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Mind the Gaps: The Need for Inclusion of Male-Identified Voices in Adolescent Sexual and Reproductive Health.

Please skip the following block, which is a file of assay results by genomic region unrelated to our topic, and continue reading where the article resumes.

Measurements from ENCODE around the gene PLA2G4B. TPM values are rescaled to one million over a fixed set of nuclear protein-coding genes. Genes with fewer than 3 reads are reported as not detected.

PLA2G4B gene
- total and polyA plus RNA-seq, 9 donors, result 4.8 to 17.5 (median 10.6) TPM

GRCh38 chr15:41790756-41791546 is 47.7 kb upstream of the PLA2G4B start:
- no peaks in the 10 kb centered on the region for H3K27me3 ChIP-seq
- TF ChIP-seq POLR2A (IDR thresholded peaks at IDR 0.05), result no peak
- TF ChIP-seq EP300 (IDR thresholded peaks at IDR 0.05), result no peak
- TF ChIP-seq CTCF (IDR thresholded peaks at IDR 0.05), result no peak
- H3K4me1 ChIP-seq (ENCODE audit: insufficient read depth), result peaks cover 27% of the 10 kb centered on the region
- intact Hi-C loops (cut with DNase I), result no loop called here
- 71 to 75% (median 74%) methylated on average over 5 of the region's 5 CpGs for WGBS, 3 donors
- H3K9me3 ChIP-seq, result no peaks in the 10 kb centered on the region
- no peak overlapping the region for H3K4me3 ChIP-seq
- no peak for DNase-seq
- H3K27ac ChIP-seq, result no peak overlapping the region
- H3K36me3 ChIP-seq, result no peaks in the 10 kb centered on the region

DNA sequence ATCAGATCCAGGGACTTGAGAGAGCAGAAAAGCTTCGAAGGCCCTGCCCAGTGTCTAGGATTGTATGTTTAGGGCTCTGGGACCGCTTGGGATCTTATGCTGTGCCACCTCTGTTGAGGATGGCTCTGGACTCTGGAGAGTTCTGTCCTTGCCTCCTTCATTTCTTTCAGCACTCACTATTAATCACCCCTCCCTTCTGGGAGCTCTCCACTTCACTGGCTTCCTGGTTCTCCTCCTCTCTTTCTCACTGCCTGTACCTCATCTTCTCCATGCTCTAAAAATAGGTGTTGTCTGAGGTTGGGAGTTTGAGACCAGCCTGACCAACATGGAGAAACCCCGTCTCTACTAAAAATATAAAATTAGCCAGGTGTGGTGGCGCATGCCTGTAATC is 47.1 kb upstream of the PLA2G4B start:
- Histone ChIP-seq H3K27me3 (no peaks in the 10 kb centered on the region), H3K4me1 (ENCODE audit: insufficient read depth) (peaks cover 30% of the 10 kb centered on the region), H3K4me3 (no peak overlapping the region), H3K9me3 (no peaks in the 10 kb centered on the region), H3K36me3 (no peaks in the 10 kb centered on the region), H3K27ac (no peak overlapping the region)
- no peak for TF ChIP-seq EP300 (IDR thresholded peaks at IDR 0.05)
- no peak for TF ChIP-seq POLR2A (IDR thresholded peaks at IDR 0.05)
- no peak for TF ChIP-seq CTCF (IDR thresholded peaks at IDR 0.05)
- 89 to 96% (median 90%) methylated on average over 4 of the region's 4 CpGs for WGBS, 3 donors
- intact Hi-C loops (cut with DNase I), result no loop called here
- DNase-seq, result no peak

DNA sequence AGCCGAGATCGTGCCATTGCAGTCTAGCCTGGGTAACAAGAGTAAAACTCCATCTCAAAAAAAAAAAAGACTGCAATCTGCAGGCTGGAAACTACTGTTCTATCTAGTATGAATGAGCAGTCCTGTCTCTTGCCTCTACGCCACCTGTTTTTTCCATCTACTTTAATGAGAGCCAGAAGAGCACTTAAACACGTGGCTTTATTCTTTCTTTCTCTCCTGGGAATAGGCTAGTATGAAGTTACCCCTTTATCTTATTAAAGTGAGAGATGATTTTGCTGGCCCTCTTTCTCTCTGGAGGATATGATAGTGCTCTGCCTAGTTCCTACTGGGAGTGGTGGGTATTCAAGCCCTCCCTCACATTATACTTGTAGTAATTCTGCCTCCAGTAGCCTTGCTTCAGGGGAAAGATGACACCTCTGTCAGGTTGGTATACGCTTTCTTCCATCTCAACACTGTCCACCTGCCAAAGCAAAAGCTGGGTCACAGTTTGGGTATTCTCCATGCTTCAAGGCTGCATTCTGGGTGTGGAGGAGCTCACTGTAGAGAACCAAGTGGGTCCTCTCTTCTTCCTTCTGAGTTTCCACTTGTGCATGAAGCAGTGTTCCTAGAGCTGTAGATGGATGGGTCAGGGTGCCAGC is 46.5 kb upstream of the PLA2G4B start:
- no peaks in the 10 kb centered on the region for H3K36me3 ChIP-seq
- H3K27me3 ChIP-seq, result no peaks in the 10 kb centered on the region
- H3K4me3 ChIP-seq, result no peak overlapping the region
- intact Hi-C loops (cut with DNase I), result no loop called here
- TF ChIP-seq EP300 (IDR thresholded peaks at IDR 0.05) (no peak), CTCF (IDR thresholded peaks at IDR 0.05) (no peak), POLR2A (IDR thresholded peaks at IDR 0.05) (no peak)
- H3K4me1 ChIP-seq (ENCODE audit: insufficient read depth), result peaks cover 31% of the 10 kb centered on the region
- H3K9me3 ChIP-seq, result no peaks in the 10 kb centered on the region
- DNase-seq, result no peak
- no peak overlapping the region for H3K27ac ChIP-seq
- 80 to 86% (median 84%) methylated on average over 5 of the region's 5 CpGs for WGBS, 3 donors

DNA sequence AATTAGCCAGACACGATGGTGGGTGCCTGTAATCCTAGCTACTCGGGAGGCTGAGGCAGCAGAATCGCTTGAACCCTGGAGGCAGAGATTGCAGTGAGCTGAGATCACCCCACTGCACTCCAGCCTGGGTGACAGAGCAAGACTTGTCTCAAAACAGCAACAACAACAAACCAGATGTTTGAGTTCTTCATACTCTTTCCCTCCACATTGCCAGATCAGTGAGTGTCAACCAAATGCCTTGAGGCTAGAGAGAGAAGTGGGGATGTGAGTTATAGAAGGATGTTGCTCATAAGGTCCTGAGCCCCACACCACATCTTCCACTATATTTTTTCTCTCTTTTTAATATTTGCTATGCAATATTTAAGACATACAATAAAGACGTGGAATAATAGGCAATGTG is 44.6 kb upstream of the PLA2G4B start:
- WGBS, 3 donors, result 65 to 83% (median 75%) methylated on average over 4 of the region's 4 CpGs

Adolescent sexual and reproductive health (ASRH) inequities are well documented for historically excluded youth (i.e., youth of color, LGBTQIA+ youth, youth with disabilities, recently im/migrated youth) living in the U.S. Northeast. However, the lived experience of male-identifying young people from historically excluded backgrounds in ASRH remains largely unexamined. The purpose of this paper is to present findings related to male-identified perspectives on social constructions of sexuality, sexual and reproductive health, and sexuality education. A research team composed of two local youth-serving organizations, eight youth researchers, and university researchers, used Youth Participatory Action Research (YPAR) methods to examine how structural violence contributes to inequitable ASRH outcomes for historically excluded youth. Photovoice and community mapping were used as YPAR methods. We also completed individual interviews on the same topic with the youth and with 17 key stakeholders that either provide services to youth or are emerging adult service recipients. Community-driven data reveal two major themes around the silencing of male-identified voices in ASRH: lack of culture-centered and gender-expansive approaches for ASRH, and the subsequent toll of sexism and (cis)gendered social and educational norms on young people. Our findings highlight that sexuality education, cisgender hetero culture, and social norms have put the onus of responsibility on people identifying as women for sexual and reproductive health. An unintended consequence of that is that young people identifying as men may feel powerless and uninformed around their own SRH. Our findings illustrate the importance of using culture-centered and gender-transformative approaches to ASRH to address inequity.

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